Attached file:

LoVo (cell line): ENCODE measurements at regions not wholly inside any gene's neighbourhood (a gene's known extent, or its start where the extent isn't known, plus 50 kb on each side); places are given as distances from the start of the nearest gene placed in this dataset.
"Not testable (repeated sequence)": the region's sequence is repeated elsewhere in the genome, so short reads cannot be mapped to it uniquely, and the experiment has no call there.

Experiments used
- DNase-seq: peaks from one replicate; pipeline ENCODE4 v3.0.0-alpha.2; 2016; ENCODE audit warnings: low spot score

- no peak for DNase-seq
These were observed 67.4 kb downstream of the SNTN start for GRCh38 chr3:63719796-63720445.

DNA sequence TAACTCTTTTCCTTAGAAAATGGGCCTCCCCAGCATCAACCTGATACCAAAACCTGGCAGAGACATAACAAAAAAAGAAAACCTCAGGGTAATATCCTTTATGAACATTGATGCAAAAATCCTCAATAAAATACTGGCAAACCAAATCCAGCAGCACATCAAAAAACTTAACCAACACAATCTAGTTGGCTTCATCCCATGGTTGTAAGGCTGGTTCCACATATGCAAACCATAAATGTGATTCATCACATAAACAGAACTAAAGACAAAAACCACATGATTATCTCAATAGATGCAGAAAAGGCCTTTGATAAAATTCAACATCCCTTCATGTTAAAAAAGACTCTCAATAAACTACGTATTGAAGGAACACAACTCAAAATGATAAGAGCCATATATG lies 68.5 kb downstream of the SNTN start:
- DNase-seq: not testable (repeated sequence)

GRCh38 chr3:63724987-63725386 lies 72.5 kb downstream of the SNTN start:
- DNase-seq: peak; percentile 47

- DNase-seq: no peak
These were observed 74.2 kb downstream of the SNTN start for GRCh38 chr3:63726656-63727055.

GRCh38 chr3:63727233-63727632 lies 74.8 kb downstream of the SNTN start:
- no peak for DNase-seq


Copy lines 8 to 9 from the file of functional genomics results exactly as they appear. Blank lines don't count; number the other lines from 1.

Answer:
- DNase-seq: not testable (repeated sequence)

GRCh38 chr3:63724987-63725386 lies 72.5 kb downstream of the SNTN start: